What Is Research Methodology and Why Is It Important?

By Indeed Editorial Team

Updated 22 December 2022

Published 27 April 2022

The Indeed Editorial Team comprises a diverse and talented team of writers, researchers and subject matter experts equipped with Indeed's data and insights to deliver useful tips to help guide your career journey.

Deciding on a methodology is an important part of the research process. It allows you to understand the type of data you're gathering and the techniques you can use to collect relevant information. Learning the different types of methodologies may help you achieve your research objectives. In this article, we explain what research methodology is, discuss why it's important, provide the different types of methodologies and share how you can decide on the right one for your research.

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What is research methodology?

Research methodology is a collection of techniques that researchers use to gather information. It includes the steps that you may take to ensure that your research is valid, reliable, unbiased and achieves your objectives. It describes what data you may collect to better understand your topic and who you might collect it from. Methodologies also define your data collection methods, analysis techniques and how the data impacts your research. Most scholarly documents that contain research, including theses, academic journals and dissertations, have a methodology section that goes over the techniques that a professional used to gather their research.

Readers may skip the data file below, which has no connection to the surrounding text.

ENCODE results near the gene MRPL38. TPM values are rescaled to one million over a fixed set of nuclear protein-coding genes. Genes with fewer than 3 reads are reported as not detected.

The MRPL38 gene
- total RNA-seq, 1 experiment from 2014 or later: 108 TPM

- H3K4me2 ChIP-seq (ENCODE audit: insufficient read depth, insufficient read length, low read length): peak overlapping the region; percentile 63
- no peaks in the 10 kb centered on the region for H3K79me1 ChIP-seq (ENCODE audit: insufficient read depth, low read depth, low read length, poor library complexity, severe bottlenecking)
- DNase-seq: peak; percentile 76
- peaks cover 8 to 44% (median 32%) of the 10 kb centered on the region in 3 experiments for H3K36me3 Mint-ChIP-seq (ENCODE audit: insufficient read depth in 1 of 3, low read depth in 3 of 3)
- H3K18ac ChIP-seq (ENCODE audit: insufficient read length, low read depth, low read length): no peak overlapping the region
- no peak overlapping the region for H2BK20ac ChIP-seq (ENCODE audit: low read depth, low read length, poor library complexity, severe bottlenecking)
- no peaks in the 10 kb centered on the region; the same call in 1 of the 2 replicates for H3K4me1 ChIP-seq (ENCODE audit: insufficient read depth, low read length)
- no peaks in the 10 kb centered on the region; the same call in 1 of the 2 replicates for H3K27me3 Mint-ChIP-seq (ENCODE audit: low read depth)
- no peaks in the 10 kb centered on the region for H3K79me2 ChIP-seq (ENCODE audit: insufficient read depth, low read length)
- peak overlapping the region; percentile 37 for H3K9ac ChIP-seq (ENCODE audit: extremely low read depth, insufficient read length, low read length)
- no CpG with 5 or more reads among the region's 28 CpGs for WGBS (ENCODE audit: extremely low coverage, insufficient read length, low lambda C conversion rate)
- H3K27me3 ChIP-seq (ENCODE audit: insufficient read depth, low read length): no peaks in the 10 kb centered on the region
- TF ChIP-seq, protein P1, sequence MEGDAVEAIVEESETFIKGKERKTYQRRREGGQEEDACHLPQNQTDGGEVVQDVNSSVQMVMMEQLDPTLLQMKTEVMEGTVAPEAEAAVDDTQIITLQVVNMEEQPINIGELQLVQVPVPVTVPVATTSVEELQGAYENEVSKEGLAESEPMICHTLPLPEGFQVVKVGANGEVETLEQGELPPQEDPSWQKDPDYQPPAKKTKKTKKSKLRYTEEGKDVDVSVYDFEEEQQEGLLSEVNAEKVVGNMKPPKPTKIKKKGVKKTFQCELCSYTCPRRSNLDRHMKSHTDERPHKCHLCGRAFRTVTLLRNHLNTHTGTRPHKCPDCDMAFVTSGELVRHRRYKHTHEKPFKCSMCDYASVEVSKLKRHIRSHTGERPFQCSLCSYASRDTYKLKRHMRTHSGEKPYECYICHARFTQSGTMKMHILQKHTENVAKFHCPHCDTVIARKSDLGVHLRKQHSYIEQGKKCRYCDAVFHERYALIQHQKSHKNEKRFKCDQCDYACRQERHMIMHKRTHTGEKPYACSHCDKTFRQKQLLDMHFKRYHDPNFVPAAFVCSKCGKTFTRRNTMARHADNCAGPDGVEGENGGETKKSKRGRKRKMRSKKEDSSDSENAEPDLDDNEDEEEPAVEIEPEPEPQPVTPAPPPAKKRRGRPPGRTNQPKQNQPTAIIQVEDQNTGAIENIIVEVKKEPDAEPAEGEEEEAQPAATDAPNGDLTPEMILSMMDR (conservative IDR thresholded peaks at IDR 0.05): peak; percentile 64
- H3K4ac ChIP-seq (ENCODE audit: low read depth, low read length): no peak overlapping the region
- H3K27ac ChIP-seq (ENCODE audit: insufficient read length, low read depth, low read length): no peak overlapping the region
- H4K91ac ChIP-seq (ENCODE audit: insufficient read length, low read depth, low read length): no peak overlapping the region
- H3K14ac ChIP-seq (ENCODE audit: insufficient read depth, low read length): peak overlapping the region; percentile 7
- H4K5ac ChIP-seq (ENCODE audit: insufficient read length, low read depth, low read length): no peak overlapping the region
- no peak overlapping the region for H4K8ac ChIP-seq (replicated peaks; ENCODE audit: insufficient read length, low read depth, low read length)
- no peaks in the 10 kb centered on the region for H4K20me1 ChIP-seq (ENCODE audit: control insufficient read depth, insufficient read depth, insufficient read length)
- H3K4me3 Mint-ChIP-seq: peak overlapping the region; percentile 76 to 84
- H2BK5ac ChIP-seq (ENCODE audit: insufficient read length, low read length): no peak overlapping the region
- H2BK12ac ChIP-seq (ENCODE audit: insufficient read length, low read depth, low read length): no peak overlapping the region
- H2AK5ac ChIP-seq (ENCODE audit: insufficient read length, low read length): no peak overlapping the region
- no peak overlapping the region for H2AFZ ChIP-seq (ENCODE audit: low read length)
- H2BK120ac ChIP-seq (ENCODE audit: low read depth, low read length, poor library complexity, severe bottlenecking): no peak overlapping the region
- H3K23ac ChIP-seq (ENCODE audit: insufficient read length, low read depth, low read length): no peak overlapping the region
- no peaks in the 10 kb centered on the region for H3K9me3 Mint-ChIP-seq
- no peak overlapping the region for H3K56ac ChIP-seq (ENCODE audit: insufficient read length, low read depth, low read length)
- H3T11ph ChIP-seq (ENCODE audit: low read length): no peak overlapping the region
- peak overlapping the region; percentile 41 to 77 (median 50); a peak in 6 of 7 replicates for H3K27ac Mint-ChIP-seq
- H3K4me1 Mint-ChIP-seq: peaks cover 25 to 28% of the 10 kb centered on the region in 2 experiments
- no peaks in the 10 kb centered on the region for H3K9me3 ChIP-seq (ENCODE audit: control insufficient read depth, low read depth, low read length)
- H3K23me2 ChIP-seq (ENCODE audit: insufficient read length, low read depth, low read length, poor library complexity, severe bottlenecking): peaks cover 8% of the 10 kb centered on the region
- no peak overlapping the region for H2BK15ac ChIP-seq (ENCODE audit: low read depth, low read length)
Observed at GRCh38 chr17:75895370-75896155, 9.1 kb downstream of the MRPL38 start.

Including this section validates research and allows them to explain why they chose a specific methodology. For example, if a professional interviews physical trainers to gather research about the fitness industry, they might include a section that describes why they chose this methodology to collect information. It's also common for professionals gathering data to include a section that discusses their findings. For example, if a sales professional performs qualitative research by presenting customers with surveys to measure their satisfaction, they might include a section in their research that explains their surveying process.

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Why is it important to use a methodology while researching?

Here are several reasons why it's important to use methodology while researching:

  • Justify research: By using a methodology, you can justify the data that you collected by explaining how that technique was the best fit to help you achieve your research goals.

  • Provide reliable results: You can perform research techniques within each methodology when collecting data to ensure that you have reliable results. If you have similar results with each technique, then it can help to show that your research is valid.

  • Answer questions: Any researchers who receive questions on their research can refer to their methodology to explain their research approach.

  • Create a specific plan: Deciding on a methodology can help researchers create a specific outline for their research, which may allow their data collection process to go smoothly.

  • Change methodology: If a researcher finds that one methodology isn't the right fit for their research, they may adjust their plans by using a different methodology to help them achieve their objective.

What are the different types of methodologies?